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        • #6
          No, I never worked for Wurlitzer. The Super Sprites were not held in the highest regard over here, to put it mildly! They looked cheap and didn't sound like Wurlitzers. But they were fun and they did sell so I think the dealers were happy in the end! Multiple rhythms were great fun in the analogue days and many a product specialist would find some great combinations!

          Yamaha's tone levers were part of their instruments from the very first model in 1959. They were much missed when they phased them out, with only the largest FS/FX models having a slide out drawer with mini-drawbars for the flutes. They had to make a drawbar module for the HS series models and then the larger EL and AR models gained on screen drawbars.

          Pre 80s analogue tech is often serviceable when post 80s digital organs go into the dumpster for lack of parts!
          It's not what you play. It's not how you play. It's the fact that you're playing that counts.

          New website now live - www.andrew-gilbert.com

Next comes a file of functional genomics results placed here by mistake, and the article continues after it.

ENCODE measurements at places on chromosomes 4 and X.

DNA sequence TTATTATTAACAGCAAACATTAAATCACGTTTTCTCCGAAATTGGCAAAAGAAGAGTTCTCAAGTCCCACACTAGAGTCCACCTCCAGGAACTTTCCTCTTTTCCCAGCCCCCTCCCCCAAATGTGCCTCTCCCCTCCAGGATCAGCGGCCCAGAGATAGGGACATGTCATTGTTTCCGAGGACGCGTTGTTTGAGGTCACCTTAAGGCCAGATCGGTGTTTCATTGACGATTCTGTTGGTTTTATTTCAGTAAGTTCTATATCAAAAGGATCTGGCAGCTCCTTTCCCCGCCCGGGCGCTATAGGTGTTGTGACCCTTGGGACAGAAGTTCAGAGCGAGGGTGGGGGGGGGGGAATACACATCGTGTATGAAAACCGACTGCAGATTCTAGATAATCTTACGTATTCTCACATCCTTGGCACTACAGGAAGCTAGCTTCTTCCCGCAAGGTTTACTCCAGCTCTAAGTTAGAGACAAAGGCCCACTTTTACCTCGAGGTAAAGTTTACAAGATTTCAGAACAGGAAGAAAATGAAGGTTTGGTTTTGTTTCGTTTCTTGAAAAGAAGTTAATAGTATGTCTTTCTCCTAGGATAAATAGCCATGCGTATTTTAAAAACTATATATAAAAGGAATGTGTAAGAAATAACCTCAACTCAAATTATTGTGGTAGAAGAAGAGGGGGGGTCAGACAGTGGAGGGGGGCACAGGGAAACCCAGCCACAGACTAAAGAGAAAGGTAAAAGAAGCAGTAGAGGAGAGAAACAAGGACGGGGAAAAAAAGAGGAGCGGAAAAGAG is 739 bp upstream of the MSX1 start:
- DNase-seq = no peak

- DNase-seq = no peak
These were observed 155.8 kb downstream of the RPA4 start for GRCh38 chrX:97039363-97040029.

Current instruments: Roland Atelier AT900 Platinum Edition, Yamaha PSR-S970, Kawai K1m
          Retired Organs: Lots! Kawai SR6 x 2, Hammond L122, T402, T500 x 2, X5. Conn Martinique and 652. Gulbransen 2102 Pacemaker. Kimball Temptation.
          Retired Leslies, 147, 145 x 2, 760 x 2, 710, 415 x 2.
          Retired synths: Korg 700, Roland SH1000, Jen Superstringer, Kawai S100F, Kawai S100P, Kawai K1

          Comment


          • #7
            Originally posted by andyg View Post
            No, I never worked for Wurlitzer. The Super Sprites were not held in the highest regard over here, to put it mildly! They looked cheap and didn't sound like Wurlitzers. But they were fun and they did sell so I think the dealers were happy in the end! Multiple rhythms were great fun in the analogue days and many a product specialist would find some great combinations!
            ​​​​​​It was a toy organ but it was a jolly fun toy. It had a lot of noise with some voices and some voices were nonfunctional, but I enjoyed it greatly, even having a Conn Theatrette to also play. Someone else is surely playing it now, as it was bought within two days of me donating it. I felt bad because I later realized I had the original manual and the bench that matched it in my closet...

            But yes, drawbar or drawbar-like functionality is a big selling point for me. I've often said that the Theatrette would be greatly improved by having Yamaha-like tone levers for its (somewhat tonewheel-esque) tibias. As it is it just has an on-off tablet for each footage of tibia, 16' to 2 2/3's on the swell manual and 16' and 8' on the great. If I could move it easily I'd readily donate it the moment I found a Yamaha organ in working shape.